So, I’ve been going, even more, stir crazy than the last time I posted.  In fact, I think that I only left my apartment about two times last week. And what’s more, it was decent and sunny here in Glasgow.

C’est la vie.

Because I’ve been feeling so crummy, I have been spending a lot of time putting together workouts to jump back into once I can get my workout on again!

I am a big fan of HIIT and strength workouts.  I love that they give so many great benefits the heart rate up and also incorporate quick circuits with resistance training and bodyweight movements.  Combining HIIT and strength is a great way to get an excellent workout in anywhere from 10-30 minutes.

Who doesn’t have time for that, right?

This workout includes:

  • 3-minute warmup (treadmill, dynamic movements, etc.)
  • Four 5-minute HIIT circuits
  • 2 moves per circuit
  • 1 minute of rest between circuits
  • 2-minute cool down including static stretching

You will need:

  • A mat
  • Set of dumbbells ranging from 3-15 lbs 
  • Interval Timer

Express Upper Body HIIT Workout

Upper-Body-HIIT-Workout

 Give it a try and let me know what you think!

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Two Free HIIT Workouts I Use with My Clients

Hey, guys!

I probably seem like a distant memory at this stage with this blog.  I hope you are all well and as cliche, as it sounds, I cannot believe that it is nearly April!

I am still working on things and pursuing other projects both personally and professionally.  I have a new coaching site and blog that you can check out and follow on Instagram.  It’s still early days, but it’s one of a couple of projects I am putting time and energy into behind the scenes.

I just spent nearly two weeks sick as a dog with the flu/cold/bronchitis/stomach trauma.  Good times! :/

Every single time I get sick like that, I am reminded how much it depresses me when I can’t exercise and have little energy.

Being forced to rest and take time out always makes me ponder how I used to be so unhappy before I made taking care of my health a top priority.

With the seasons changing and better weather on the way, people are looking for new workouts.  Or emailing me because for people I know I am the “on-call/go-to” when it comes to looking for a place to start feeling better.

I thought I would share two free HIIT workouts I use with my clients.

I am a big fan of getting in 3-4 HIIT  workouts per week for whatever your fitness and health goals may be.  One of the great things about HIIT is that it is scaleable.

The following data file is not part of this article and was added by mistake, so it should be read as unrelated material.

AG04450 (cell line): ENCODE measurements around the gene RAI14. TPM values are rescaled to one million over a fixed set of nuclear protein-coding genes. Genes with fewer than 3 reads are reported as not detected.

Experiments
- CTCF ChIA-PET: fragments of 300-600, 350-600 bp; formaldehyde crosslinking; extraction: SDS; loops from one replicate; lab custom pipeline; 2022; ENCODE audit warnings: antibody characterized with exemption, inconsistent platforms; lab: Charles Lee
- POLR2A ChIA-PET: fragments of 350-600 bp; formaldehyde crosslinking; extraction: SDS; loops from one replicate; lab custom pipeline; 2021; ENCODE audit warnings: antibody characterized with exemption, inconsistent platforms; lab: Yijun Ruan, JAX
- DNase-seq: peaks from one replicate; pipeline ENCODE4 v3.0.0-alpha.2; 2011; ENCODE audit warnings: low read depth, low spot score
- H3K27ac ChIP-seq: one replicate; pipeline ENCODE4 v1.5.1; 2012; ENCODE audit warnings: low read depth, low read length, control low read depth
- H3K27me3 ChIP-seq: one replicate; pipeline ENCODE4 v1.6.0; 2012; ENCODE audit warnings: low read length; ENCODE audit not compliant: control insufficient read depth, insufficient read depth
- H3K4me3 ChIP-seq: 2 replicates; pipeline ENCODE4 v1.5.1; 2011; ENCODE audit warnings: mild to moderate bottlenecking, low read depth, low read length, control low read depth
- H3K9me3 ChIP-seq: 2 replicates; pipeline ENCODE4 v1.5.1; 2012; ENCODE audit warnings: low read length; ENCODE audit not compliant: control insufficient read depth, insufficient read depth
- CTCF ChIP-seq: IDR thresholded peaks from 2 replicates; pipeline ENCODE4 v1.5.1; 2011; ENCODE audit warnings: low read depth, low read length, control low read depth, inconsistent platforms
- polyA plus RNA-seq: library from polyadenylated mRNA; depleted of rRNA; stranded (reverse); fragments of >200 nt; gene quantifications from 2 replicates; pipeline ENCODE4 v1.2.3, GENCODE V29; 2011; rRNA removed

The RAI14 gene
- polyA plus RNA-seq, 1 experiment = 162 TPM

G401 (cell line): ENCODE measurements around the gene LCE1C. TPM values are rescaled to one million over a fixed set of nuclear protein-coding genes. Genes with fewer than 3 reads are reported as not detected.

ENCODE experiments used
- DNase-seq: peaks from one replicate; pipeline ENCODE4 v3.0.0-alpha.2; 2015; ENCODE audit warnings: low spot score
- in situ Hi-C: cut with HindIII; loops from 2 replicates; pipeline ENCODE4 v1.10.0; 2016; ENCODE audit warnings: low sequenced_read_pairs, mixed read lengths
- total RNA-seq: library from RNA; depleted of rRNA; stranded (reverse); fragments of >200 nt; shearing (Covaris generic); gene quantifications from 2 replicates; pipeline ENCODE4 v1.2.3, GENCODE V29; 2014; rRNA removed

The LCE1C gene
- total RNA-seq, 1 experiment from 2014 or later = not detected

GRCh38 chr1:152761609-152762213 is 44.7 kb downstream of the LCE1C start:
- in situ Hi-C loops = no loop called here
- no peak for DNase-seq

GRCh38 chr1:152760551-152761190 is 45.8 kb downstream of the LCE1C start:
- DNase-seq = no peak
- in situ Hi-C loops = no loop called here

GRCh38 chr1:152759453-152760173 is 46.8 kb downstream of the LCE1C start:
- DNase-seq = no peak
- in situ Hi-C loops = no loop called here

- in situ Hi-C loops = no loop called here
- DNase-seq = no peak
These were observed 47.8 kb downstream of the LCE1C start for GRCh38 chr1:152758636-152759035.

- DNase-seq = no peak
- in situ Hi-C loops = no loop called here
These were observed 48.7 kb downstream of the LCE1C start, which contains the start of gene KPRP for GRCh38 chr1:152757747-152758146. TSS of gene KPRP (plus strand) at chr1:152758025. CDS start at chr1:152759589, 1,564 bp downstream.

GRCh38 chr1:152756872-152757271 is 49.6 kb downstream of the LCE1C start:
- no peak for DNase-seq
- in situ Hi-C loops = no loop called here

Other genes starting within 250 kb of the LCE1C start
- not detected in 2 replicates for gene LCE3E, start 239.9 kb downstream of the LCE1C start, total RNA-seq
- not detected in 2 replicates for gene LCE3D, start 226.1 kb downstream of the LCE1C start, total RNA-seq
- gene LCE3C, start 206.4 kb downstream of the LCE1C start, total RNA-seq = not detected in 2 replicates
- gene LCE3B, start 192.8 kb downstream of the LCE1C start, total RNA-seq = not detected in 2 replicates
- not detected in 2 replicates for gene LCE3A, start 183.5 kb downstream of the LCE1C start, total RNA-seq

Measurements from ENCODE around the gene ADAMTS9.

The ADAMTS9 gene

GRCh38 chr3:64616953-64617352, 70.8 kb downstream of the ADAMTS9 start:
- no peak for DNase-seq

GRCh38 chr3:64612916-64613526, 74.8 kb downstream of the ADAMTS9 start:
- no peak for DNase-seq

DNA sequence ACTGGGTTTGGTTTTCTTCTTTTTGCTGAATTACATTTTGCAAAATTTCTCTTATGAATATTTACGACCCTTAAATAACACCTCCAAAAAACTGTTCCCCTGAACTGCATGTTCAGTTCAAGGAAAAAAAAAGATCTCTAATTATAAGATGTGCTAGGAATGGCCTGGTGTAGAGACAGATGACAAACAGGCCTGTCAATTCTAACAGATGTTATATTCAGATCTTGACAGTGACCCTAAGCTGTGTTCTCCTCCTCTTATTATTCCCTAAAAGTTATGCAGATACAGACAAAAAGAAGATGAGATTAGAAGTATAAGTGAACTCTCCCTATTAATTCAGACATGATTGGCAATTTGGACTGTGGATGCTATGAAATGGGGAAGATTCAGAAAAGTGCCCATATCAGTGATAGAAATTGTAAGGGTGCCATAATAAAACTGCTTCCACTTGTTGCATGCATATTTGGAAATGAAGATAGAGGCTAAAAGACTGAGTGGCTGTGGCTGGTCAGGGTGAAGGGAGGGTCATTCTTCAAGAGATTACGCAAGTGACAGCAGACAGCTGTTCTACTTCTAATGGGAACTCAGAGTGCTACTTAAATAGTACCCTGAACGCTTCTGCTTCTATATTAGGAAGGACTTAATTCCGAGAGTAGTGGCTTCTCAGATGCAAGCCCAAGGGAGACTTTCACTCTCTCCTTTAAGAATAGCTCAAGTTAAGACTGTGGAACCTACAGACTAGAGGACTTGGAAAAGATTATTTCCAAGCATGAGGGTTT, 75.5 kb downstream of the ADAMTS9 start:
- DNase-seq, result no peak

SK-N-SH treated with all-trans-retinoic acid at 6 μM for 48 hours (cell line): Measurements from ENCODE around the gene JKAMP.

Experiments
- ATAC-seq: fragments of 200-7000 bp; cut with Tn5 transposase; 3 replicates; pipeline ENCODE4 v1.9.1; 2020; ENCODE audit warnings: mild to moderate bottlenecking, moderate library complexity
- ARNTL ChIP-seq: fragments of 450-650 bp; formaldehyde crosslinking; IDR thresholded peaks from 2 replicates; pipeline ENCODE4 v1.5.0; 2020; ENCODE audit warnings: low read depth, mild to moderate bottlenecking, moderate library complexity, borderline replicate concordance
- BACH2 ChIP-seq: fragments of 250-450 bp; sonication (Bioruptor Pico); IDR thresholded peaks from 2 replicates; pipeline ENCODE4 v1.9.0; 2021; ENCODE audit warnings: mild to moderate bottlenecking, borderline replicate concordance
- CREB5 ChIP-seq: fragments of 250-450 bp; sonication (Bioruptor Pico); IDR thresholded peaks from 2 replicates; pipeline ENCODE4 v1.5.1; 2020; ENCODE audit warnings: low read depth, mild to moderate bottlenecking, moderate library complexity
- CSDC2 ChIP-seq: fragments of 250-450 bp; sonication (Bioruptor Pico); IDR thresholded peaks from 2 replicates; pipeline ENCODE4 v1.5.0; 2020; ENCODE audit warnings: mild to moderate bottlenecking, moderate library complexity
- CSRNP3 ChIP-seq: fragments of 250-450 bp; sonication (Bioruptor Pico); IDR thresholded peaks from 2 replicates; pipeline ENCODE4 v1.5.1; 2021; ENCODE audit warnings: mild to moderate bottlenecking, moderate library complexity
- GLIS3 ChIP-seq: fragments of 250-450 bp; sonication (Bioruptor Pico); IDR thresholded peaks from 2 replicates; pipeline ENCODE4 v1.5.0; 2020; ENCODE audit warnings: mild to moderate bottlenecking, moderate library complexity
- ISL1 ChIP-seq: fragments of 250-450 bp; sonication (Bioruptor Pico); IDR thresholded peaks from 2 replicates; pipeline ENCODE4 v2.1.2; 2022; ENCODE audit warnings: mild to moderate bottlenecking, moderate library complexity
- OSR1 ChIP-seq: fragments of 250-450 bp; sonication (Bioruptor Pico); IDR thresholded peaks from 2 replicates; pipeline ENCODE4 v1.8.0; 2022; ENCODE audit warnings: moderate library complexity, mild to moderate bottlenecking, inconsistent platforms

What is an all out effort for you, might not be for the person next to you, but you get out of your workouts what you put into them, and these two workouts give you an opportunity to challenge yourself, have fun, and add some variety to your usual workout schedule?

They also require little to no equipment and space, so if you’ve got 30 minutes, you’re ready to go!

I hope everyone is doing well and keeping their spirits high in these transitional and challenging times in the world.

Believe it or not, despite the negativity out there, the past few months have reminded me that we are all responsible for our hustle and that our voices and actions can make a difference.

Be well and let me know if you try these out (or PIN them for later!).

Two Free HIIT Workouts I Use with My Clients

free-quick-HIIT-workouts

 

free-quick-HIIT-workouts

If you like this workout you should check out my workout programs curated by me through Booya Fitness!  

How is spring going for you so far?

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Is your body positive selfie empowering?

I have become increasingly immersed in the body positivity community over the past year.

I started to get interested in following Instagram and YouTube personalities who promote happiness at any size and self-love — I think it’s utterly fantastic.

I believe we do need to expand the reductive definition of what is beautiful, but having said that, do we, from a feminist perspective, need to stop objectifying our bodies regardless of how proud we are of them?

I stumbled across a fantastic podcast by Lindsay Kite, Ph.D. that covers this topic beautifully.  Kite and her twin sister, Lexie, are the founders of the organization Beauty Redefined and her podcast  “Empowerment in the selfie age – an interview with Lindsay Kite” is a must hear for anybody out there looking for a different perspective on body positivity, sexuality, and feminism.